Do you all remember this image?
I put it together to announce what probably have been the biggest news I had since arriving here in Australia : one of my photos (read: one of my favorite photos) got selected out of over 8000 submission as a finalist for the Portrait Prize of the Head On Photo Festival 2015, the biggest photo festival in Australia.
When I received the email from Head On confirming me I was a finalist, I was happy beyond control. As I usually do, I started jumping around, being stupidly loud for no real reason and, most especially, I completely lost the ability to stand still for the next few hours. Yup, I’m just like a big baby.
For the following weeks I tried AS HARD AS I COULD not to create any expectations but hey, remember? Big baby.
So of course I started daydreaming of winning the contest, both for the money (which would help a LOT) but mostly for the exposure and the connected opportunities. I guess it’s one of the only downsides of being a fierce optimist : I always imagine things will turn my way.
Flash forward to April 30th, I’m in Melbourne’s airport with Ollie Savage, the amazing make up artist that worked on the finalist portrait with me: we’re now great friends and I love her to bits.
With excitement blasting through the roof, we flew to Sydney for the opening night of the festival, where the announcers would be revealed.
In Sydney, we separated for a few hours, I went to a meeting with a photo editor and walked around taking some pictures. New city, new air, the first time out of Melbourne since I arrived here in Australia. I immediately started shooting some street photos of this new environment, all boosted up by the excitement I could hardly contain.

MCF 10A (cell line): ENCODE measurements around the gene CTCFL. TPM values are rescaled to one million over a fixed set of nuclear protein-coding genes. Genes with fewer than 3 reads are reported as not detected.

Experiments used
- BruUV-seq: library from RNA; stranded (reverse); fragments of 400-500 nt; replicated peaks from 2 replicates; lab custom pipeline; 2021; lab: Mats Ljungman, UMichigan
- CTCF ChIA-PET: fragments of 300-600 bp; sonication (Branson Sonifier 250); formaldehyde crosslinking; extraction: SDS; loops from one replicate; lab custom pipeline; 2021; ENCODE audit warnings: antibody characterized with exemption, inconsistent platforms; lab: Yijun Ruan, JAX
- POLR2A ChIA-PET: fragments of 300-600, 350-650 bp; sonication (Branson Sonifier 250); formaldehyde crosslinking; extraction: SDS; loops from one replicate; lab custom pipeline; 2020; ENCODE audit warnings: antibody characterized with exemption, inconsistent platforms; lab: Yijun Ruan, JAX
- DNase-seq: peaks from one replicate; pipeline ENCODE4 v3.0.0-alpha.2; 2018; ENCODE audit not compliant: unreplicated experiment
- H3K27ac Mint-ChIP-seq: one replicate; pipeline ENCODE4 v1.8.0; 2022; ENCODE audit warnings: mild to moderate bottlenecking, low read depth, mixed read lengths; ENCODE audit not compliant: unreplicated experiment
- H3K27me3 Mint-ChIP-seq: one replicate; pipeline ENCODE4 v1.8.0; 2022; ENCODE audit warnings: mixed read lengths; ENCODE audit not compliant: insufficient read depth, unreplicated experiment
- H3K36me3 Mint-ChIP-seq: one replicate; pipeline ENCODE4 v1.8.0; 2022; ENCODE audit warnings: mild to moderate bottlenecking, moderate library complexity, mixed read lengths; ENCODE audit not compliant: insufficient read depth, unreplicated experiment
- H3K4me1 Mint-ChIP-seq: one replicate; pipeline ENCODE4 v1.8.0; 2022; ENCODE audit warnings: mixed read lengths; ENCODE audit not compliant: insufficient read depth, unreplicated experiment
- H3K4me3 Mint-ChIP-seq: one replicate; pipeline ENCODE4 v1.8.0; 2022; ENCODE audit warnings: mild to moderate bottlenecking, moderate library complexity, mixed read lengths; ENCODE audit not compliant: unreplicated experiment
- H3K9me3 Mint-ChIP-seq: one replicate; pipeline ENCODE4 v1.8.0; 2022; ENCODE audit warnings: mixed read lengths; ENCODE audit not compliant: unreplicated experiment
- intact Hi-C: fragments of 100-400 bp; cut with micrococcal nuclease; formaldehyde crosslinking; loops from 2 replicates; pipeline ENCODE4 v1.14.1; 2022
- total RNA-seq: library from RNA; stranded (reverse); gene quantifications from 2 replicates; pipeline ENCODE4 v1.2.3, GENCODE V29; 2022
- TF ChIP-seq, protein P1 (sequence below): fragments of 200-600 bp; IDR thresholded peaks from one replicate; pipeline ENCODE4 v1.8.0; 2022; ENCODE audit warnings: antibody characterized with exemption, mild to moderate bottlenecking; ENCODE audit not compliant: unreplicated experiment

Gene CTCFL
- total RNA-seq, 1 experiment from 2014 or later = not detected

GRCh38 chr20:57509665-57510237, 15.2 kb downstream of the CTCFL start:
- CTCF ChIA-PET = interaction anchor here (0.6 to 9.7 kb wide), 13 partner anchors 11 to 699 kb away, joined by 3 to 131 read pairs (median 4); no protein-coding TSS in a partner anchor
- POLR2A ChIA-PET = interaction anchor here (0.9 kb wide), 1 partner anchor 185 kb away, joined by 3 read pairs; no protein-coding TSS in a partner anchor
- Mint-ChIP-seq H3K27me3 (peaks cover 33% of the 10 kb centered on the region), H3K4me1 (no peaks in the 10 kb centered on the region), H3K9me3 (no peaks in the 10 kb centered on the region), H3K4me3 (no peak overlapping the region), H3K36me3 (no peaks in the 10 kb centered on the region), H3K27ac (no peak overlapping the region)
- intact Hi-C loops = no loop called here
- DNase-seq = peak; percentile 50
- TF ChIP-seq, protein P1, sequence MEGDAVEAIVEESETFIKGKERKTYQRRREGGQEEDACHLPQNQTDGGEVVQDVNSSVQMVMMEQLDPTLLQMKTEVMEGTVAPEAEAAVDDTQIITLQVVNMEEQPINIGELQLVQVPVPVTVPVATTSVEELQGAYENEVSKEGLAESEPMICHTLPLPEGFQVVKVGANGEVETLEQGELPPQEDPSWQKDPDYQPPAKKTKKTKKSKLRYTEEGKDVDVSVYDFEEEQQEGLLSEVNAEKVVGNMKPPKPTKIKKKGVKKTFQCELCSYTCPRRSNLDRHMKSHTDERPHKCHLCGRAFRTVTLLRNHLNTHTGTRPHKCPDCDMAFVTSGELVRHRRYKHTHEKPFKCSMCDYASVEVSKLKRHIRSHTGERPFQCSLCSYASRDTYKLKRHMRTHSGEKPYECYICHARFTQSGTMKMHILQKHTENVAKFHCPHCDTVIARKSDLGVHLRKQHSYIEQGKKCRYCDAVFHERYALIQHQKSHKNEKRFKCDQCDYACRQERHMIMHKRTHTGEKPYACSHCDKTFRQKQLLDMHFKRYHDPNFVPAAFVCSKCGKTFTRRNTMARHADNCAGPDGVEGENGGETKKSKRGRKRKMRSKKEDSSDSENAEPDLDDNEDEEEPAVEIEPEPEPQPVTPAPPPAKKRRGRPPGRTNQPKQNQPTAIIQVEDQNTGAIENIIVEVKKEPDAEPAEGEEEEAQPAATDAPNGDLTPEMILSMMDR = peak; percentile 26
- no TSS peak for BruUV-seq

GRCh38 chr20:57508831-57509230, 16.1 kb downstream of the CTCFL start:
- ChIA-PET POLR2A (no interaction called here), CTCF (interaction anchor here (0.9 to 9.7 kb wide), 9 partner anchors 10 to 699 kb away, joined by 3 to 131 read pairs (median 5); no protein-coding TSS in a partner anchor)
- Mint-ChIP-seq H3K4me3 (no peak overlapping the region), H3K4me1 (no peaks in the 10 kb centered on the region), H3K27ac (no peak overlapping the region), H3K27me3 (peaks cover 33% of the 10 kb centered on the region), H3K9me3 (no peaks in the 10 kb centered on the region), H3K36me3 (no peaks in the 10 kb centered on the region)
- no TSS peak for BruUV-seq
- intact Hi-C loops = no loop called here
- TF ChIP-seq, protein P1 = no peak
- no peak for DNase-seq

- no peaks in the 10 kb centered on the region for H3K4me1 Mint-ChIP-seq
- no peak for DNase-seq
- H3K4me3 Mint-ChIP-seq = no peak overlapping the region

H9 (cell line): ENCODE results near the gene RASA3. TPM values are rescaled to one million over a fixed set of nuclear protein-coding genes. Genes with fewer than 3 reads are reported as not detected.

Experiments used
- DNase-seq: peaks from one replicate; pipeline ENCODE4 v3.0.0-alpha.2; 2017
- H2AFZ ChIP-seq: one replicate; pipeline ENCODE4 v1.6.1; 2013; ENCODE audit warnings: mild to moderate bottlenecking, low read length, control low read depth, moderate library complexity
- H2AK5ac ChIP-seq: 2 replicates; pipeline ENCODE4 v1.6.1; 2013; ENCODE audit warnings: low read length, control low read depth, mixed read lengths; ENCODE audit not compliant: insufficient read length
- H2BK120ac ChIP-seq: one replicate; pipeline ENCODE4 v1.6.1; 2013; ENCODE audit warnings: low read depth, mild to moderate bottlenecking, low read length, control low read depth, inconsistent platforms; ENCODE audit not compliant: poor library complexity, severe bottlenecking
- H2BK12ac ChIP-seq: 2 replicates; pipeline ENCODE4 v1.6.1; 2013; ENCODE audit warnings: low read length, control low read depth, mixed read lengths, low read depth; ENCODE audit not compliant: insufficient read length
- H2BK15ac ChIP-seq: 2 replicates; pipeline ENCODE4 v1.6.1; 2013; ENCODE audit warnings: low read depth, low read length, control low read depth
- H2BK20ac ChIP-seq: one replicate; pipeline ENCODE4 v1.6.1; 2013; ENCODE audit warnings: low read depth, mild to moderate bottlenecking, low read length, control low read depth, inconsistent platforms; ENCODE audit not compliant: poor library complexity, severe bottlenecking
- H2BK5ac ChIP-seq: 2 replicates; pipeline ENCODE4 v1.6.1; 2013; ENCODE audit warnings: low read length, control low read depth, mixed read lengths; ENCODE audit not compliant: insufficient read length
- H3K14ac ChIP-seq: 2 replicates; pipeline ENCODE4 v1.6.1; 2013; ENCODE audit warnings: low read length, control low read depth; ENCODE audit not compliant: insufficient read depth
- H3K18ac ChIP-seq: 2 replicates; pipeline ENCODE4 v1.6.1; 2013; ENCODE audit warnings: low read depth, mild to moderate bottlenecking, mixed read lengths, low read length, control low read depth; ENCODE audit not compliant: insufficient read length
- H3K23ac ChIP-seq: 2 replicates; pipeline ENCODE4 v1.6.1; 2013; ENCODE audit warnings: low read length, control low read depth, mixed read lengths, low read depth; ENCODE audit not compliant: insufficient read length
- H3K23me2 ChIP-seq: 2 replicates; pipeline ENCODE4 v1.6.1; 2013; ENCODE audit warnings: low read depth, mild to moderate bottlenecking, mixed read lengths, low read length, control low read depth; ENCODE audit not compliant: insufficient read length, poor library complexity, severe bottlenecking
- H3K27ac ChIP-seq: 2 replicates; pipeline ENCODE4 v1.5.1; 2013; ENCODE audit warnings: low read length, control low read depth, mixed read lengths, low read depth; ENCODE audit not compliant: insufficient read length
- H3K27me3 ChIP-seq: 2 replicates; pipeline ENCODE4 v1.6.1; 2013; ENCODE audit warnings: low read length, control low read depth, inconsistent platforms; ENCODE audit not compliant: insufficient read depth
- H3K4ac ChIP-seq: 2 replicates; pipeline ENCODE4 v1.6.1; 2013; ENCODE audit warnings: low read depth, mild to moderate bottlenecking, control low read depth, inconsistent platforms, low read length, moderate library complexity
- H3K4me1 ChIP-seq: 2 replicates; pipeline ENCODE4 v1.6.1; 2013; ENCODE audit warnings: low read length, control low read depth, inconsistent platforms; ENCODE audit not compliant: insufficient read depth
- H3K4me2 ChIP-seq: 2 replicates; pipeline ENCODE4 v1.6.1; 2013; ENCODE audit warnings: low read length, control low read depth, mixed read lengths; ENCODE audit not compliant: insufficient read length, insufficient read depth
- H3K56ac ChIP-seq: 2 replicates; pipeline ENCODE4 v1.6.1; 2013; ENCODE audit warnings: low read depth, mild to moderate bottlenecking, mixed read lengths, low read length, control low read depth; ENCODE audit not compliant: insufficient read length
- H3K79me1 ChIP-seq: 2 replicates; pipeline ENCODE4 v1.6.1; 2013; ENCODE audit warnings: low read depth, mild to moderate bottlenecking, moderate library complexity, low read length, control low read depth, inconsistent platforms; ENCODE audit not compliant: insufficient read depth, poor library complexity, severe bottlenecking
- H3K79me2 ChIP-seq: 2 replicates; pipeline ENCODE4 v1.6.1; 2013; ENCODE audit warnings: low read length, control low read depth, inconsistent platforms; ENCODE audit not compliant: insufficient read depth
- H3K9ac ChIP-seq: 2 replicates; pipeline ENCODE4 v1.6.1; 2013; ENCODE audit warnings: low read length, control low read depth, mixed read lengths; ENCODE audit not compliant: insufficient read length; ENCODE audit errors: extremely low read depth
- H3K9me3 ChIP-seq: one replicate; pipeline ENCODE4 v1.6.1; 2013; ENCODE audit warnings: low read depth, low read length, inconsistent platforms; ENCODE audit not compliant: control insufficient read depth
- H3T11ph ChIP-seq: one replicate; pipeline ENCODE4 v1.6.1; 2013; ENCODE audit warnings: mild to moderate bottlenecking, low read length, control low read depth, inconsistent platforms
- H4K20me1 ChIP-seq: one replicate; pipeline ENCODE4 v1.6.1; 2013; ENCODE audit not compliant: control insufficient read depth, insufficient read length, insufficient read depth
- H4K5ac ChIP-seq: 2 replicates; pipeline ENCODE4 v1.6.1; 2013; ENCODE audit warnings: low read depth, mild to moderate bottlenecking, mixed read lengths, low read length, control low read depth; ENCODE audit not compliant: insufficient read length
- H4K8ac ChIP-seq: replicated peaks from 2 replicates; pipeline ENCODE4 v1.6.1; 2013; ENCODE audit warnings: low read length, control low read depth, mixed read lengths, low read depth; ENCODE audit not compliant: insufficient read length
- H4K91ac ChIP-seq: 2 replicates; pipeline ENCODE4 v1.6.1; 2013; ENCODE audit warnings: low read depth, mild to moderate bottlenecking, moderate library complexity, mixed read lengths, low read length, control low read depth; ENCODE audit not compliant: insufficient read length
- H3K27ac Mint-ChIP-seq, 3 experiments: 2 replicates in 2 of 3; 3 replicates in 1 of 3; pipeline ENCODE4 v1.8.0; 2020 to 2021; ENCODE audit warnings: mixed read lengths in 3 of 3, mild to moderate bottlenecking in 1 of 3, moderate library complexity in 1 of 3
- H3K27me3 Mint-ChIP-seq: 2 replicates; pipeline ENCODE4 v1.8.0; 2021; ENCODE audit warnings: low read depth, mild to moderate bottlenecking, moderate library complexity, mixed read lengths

I met with her again in a bar in King’s Cross for some drinks and dinner. We had an amazing time, for real. A strange old man entered the bar and started reading the paper. I approached him, asked him if I could snap a few portraits and after agreeing he asked me: “ Are you a terrorist? You have a weird beard going on there “
Andy was his name, 84 years old. We chatted for a few minutes, he told me his portraits had a price. A bottle of Zabaglione, an italian egg based liquor that is consumed around Christmas time. He told me he loves it but it’s now impossible to find here in Australia.
I promised I would send a bottle to the bar for him and wrote down the bar’s address. The bottle will soon be on its way to him.
On the opening night the next day, both me and Ollie were shocked by the outstanding amount of people queuing up, waiting for the doors of the festival to open at 6pm.
When the doors opened, the crowd flooded in and everyone started admiring the amazing exhibitions inside the Sydney Lower Town Hall. An incredible range of diverse projects, from portraits to more documentary work, all tied together by great quality of the work and a skillful arrangement of the diverse areas of the space.
I started obsessively looking for my photo in there and to my disappointment, found out that I had completely misread the program of the festival. The Head On Portrait Prize Finalists exhibition was gonna open the following day, in the Sydney Museum, and that night they were going to just announce the winners of the different categories of the prizes.
Around 7pm, Moshe Rosenzveig, the director of the festival, jumped on stage and started thanking everyone for coming to the opening event and presented the prize categories.
My heart started racing. "Here we are, it's your moment. Be ready " is the thought that took over my mind.
First category : Student.
Second Category : Mobile
Third Category : Moving Image
Fourth Category : Landscape
My heart was racing. I started imagining my name being called shortly. I imagined going on stage, receiving the prize, shaking hands, saying something stupid and out of context that would have made everyone laugh.
Fifth Category : Portrait
"Here we are! Here we are!"
Third place : Samantha Evertone with Sawat
"Great, I'm in top two then!"
Second Place : Glyn Patrick with John
"Holy shit, Am I first? Did I win the first place! C'mon, say it, and the winner is... Nicola Bernardi with White"